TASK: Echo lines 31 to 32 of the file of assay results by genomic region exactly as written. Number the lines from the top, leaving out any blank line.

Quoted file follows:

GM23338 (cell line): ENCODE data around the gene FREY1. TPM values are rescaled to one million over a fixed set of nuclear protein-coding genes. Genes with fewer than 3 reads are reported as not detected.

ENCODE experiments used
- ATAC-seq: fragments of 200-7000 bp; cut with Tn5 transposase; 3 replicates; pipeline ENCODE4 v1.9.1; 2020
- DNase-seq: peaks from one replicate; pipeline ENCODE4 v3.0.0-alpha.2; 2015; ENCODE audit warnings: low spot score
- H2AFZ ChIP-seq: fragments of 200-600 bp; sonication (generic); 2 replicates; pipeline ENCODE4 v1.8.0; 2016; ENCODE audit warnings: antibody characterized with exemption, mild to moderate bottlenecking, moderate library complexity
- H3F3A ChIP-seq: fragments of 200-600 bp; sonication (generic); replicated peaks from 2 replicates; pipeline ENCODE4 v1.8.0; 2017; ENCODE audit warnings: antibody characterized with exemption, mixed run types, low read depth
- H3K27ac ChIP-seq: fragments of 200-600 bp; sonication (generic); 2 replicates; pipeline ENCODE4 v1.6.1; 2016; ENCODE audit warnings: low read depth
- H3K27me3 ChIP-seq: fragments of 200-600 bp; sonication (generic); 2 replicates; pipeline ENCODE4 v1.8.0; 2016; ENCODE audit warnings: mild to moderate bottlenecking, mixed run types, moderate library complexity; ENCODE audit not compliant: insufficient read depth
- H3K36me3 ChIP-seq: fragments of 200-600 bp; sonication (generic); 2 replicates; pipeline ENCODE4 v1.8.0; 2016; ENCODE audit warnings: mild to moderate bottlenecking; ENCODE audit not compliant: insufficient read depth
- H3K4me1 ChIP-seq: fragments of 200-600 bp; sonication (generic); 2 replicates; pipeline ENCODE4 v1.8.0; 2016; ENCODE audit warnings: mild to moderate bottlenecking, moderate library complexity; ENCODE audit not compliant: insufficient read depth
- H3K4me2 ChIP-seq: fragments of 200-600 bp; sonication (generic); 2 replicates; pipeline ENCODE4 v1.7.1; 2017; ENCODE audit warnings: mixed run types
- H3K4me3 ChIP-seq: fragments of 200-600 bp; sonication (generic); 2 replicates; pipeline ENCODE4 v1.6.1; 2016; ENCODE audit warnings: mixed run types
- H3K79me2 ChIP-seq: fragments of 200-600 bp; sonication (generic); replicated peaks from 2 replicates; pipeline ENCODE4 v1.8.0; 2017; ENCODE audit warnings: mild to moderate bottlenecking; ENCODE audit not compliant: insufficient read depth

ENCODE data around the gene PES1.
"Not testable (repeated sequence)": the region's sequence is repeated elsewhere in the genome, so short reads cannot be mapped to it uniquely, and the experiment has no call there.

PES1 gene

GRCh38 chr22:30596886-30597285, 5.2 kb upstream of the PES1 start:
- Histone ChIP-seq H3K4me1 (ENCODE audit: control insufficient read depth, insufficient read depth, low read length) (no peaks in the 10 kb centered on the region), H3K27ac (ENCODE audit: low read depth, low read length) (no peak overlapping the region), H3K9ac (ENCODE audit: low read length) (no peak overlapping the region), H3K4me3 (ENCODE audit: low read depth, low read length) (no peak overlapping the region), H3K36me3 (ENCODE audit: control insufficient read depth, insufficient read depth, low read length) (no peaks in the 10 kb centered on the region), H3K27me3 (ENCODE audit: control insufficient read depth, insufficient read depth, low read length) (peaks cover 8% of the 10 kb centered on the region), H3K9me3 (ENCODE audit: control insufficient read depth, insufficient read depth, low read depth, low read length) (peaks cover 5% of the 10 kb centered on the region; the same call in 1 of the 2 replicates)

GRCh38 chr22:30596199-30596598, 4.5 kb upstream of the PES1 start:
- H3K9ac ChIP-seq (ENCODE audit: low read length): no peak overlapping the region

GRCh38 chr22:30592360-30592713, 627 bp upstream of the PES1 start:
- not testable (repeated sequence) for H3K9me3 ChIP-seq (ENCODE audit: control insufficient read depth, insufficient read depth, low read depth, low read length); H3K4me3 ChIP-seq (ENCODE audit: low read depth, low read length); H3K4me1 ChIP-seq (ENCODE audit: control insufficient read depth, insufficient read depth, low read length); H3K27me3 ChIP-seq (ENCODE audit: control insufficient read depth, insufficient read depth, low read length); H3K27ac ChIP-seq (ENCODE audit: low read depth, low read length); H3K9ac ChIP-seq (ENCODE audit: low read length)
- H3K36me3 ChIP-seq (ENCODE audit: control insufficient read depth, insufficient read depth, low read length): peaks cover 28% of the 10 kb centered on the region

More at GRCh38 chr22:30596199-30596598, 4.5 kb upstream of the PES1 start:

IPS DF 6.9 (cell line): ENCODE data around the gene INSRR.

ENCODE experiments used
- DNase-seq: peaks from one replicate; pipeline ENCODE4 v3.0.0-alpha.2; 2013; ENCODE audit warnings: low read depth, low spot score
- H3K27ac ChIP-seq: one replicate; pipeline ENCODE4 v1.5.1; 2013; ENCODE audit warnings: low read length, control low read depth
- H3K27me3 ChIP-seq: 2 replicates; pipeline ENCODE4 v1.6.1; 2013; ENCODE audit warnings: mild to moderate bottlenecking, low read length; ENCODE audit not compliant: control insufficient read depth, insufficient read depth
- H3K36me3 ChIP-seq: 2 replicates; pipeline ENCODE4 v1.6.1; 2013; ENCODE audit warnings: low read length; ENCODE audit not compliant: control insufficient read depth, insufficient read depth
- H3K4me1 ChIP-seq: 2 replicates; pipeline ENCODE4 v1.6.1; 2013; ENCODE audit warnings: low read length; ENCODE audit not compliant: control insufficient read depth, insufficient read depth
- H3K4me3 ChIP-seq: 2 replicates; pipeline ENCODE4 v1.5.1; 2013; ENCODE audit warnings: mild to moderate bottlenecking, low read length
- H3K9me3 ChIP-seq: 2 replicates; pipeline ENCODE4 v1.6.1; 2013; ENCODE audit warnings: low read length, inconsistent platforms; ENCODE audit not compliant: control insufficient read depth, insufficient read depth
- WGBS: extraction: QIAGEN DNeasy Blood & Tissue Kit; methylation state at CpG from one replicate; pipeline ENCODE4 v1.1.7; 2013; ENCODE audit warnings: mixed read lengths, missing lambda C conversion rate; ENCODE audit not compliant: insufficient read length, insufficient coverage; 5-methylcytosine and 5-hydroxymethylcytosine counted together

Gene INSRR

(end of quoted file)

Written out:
- H3K4me1 ChIP-seq: 2 replicates; pipeline ENCODE4 v1.6.1; 2013; ENCODE audit warnings: low read length; ENCODE audit not compliant: control insufficient read depth, insufficient read depth
- H3K4me3 ChIP-seq: 2 replicates; pipeline ENCODE4 v1.5.1; 2013; ENCODE audit warnings: mild to moderate bottlenecking, low read length